Legendary financial female pioneer Muriel Siebert died on Saturday at age 80 of complications from cancer but her legacy will live on in the memories of the women and men of Wall Street.
Over the course of Muriel Siebert’s life, she blazed trails becoming the first woman to stand shoulder to shoulder in many aspects of the financial district with men on Wall Street. Muriel bought her seat on the New York Stock Exchange in 1967 becoming the first woman admitted to membership and the only for nearly a decade after.
Seibert Financial Corporation was founded by the first Wall Street woman in 1969 and officially became a discount broker on May 1, 1975. May 1 was the first day that NYSE members were allowed negotiate commissions and Seibert stood on the front page of many news papers alongside some of Wall Streets most successful men.
Ms. Seibert was named New York Superintendent of Banks in 1977, placing her responsible for the safety and security of the state’s banks and other financial institutions. The honorable position was appointed to her by Governor Hugh Carey and she remained on to serve five years during what is known as a rough period in financial history.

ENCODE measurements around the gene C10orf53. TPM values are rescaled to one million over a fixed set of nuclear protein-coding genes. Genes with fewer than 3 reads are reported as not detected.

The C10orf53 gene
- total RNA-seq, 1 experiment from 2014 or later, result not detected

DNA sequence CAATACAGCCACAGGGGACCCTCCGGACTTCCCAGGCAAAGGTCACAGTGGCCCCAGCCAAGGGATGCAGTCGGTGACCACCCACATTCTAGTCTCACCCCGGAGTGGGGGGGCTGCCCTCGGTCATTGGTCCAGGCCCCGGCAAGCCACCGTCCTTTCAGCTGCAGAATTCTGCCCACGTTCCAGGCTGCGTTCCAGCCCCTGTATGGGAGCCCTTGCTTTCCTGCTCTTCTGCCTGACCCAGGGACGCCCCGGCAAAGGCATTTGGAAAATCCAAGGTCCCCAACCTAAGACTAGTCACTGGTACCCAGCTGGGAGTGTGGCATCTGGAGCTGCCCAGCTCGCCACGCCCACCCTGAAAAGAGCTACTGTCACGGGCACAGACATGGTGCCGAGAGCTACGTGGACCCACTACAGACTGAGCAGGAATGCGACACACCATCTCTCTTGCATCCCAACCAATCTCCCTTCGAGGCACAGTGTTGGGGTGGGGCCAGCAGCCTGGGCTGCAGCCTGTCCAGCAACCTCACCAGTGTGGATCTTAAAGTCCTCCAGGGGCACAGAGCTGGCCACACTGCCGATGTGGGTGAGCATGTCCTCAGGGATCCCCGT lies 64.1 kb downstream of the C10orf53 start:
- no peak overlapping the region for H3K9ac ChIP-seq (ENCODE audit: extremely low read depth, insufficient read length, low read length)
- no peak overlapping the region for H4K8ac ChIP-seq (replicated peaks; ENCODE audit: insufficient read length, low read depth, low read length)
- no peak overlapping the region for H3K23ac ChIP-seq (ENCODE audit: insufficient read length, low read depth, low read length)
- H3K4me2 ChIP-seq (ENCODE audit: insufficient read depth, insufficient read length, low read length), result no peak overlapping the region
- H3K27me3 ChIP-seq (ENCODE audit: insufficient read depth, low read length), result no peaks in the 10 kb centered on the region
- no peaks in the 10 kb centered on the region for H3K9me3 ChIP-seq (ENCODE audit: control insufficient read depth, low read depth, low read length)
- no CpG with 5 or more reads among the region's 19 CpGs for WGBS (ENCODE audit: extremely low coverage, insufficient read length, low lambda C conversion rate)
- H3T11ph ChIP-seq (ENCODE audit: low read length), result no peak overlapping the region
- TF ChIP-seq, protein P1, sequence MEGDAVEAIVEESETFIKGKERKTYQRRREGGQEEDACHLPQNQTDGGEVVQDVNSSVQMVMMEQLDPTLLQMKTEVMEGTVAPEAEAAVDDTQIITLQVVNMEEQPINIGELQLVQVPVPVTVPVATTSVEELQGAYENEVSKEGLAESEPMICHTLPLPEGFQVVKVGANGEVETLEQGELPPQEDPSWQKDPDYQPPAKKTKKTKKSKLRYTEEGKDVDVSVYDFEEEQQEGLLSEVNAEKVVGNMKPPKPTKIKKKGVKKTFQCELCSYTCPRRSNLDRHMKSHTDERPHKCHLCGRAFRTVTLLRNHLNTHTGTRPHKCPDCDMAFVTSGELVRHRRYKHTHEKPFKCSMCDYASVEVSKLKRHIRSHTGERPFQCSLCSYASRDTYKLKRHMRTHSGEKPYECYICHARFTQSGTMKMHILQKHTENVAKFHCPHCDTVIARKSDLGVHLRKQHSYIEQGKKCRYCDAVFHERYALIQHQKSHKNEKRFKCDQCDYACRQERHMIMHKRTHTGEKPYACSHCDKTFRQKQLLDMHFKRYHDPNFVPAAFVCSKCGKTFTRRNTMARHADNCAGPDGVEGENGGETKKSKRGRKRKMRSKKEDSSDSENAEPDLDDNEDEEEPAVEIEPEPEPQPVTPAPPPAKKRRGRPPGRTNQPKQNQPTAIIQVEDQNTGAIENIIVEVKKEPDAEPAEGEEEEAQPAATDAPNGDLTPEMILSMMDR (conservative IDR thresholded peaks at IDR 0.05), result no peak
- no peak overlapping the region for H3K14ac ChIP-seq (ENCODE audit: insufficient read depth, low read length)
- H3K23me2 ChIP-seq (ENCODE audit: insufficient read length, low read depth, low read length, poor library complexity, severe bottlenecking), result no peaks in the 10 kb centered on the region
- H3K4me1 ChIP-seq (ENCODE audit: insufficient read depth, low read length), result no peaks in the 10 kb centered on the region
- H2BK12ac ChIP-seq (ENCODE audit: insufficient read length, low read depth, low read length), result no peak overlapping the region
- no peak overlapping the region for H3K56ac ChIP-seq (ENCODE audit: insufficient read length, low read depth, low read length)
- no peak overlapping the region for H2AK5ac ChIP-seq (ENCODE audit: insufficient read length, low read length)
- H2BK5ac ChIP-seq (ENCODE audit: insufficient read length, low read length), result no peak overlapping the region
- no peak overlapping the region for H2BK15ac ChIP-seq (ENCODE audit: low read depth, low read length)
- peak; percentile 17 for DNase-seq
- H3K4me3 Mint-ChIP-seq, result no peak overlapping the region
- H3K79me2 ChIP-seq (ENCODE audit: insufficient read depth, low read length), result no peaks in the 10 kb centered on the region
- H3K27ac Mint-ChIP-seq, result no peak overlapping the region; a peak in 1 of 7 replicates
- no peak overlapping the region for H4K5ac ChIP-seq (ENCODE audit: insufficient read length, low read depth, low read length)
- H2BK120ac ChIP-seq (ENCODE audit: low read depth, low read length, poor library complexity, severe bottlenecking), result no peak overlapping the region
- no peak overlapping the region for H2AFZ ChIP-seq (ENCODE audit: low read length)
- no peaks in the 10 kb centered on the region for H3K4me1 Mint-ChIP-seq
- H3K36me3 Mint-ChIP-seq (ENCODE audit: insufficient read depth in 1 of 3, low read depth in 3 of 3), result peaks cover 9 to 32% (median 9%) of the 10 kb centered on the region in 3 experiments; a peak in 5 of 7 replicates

Ms. Siebert donated millions of revenue earned through her brokerage to the cause of assisting women in getting a financial start in the areas of business and finance. She was honored for her efforts in 1922 for her efforts to battle inequality for women on Wall Street. Outside of the stock exchange Siebert was the first women to begin the fight against inequality for women in the upper class Manhattan clubs, particularly after she was the victim of sexism in her own club the ‘Union League Club’.
Seibert Financial Corp. currently offers discounted brokerage and investment banking services to customers as well as trading securities for its own accounts. Its worth on the stock exchange is currently $1.55 a share. The woman of Wall Street entered into the financial district with $500 and a dream that she successfully fulfilled during her life on the stock exchange.
Seibert’s original seat on the New York Stock Exchange cost her $445,000 and two years to complete as banks and the exchange put the first lady through a run around. But through diligence she finally got her way and made history on December 28. 1967. Though her life was filled with many obstacles being the first lady of Wall Street including sexism she stood by her convictions and keep a go-to attitude that has left behind a legacy for woman to follow.